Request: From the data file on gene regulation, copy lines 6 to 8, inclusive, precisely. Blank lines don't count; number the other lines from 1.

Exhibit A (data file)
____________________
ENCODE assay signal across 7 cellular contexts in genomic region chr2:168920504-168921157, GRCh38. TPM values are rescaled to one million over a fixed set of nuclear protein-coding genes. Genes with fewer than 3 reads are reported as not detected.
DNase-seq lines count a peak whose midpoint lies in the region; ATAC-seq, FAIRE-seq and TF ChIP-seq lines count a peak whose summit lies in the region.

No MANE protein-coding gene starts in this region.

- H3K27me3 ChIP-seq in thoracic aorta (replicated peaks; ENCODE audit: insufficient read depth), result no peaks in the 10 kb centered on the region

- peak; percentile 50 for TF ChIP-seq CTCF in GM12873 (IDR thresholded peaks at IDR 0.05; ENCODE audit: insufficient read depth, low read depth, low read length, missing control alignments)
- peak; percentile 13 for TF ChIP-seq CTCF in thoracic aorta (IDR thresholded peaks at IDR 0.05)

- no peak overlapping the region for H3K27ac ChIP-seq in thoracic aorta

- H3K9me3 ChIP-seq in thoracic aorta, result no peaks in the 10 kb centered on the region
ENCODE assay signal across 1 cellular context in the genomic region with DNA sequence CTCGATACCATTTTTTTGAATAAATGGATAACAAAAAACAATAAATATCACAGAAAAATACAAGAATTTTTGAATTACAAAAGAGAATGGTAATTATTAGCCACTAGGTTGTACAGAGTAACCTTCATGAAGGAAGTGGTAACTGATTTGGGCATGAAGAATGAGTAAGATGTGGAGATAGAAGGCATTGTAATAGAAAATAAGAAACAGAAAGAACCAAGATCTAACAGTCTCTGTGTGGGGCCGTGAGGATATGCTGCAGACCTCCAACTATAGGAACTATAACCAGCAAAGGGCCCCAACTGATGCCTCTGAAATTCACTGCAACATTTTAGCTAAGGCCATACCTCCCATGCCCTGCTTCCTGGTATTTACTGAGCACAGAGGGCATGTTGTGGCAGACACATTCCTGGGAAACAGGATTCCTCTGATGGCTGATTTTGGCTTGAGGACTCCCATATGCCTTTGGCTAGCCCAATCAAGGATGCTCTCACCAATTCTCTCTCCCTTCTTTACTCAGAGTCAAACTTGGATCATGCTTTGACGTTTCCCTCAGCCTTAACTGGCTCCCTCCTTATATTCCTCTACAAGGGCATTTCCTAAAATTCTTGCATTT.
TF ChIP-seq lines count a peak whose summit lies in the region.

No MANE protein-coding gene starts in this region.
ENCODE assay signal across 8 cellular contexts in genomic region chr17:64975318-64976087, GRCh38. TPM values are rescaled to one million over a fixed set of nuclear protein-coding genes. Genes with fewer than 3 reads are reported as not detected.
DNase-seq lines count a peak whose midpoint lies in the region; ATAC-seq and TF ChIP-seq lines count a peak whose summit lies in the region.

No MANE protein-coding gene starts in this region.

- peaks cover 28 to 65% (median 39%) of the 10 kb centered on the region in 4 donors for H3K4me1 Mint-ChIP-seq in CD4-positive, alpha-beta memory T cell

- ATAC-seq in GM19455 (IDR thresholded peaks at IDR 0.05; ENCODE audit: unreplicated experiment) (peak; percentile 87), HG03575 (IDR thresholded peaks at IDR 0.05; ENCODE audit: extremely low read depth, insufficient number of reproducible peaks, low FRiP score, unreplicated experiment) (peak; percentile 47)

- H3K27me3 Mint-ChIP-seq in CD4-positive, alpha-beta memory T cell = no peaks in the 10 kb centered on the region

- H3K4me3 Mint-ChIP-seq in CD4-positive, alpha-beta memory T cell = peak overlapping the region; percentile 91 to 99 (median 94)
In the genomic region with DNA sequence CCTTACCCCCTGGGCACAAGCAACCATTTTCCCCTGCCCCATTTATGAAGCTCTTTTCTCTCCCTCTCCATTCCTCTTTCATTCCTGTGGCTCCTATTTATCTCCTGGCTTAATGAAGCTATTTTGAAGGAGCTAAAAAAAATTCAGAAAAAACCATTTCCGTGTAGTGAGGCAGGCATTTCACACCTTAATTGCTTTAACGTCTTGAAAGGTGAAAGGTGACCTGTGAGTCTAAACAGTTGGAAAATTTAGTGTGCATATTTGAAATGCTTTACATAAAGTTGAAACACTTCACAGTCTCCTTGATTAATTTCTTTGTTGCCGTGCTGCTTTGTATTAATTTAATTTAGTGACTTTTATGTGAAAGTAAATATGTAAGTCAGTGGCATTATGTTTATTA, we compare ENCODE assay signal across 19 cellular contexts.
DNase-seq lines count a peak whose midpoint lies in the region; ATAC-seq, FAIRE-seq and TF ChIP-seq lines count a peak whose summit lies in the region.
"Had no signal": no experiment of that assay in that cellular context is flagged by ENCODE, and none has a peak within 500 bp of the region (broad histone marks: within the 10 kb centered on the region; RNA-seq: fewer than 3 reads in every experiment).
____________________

- peak; percentile 13 for TF ChIP-seq CTCF in thoracic aorta (IDR thresholded peaks at IDR 0.05)

- no peak overlapping the region for H3K27ac ChIP-seq in thoracic aorta

- H3K9me3 ChIP-seq in thoracic aorta, result no peaks in the 10 kb centered on the region